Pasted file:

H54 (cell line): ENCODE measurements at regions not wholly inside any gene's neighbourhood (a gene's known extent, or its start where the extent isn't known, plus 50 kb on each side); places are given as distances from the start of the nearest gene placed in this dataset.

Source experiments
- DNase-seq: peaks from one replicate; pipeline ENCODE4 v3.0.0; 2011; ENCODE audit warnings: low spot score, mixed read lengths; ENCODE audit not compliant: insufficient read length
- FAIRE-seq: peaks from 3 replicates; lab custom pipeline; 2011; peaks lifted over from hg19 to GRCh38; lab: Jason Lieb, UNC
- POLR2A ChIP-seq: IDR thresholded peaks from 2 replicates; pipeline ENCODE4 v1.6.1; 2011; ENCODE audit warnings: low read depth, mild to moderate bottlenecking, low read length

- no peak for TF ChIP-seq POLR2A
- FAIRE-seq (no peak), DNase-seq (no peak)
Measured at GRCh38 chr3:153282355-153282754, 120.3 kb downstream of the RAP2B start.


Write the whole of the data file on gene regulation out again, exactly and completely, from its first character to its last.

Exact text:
H54 (cell line): ENCODE measurements at regions not wholly inside any gene's neighbourhood (a gene's known extent, or its start where the extent isn't known, plus 50 kb on each side); places are given as distances from the start of the nearest gene placed in this dataset.

Source experiments
- DNase-seq: peaks from one replicate; pipeline ENCODE4 v3.0.0; 2011; ENCODE audit warnings: low spot score, mixed read lengths; ENCODE audit not compliant: insufficient read length
- FAIRE-seq: peaks from 3 replicates; lab custom pipeline; 2011; peaks lifted over from hg19 to GRCh38; lab: Jason Lieb, UNC
- POLR2A ChIP-seq: IDR thresholded peaks from 2 replicates; pipeline ENCODE4 v1.6.1; 2011; ENCODE audit warnings: low read depth, mild to moderate bottlenecking, low read length

- no peak for TF ChIP-seq POLR2A
- FAIRE-seq (no peak), DNase-seq (no peak)
Measured at GRCh38 chr3:153282355-153282754, 120.3 kb downstream of the RAP2B start.